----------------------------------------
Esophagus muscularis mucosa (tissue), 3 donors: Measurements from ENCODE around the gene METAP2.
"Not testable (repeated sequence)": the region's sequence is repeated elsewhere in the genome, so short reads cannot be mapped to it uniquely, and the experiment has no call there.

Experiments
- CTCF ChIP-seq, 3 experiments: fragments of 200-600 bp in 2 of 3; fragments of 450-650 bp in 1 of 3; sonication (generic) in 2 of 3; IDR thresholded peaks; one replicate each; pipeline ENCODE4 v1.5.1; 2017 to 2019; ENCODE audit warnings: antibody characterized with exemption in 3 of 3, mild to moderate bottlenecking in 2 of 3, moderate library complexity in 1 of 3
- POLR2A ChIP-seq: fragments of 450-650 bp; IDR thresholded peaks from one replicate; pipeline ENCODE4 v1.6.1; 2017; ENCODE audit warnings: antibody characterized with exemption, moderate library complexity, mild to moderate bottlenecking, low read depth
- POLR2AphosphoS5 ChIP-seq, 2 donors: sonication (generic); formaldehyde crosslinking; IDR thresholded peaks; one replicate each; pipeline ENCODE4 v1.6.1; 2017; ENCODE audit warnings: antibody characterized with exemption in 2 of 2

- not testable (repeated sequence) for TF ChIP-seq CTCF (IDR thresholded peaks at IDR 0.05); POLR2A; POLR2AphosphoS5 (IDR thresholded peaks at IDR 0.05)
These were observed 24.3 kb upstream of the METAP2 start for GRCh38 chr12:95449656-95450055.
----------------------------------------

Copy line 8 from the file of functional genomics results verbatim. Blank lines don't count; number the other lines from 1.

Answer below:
These were observed 24.3 kb upstream of the METAP2 start for GRCh38 chr12:95449656-95450055.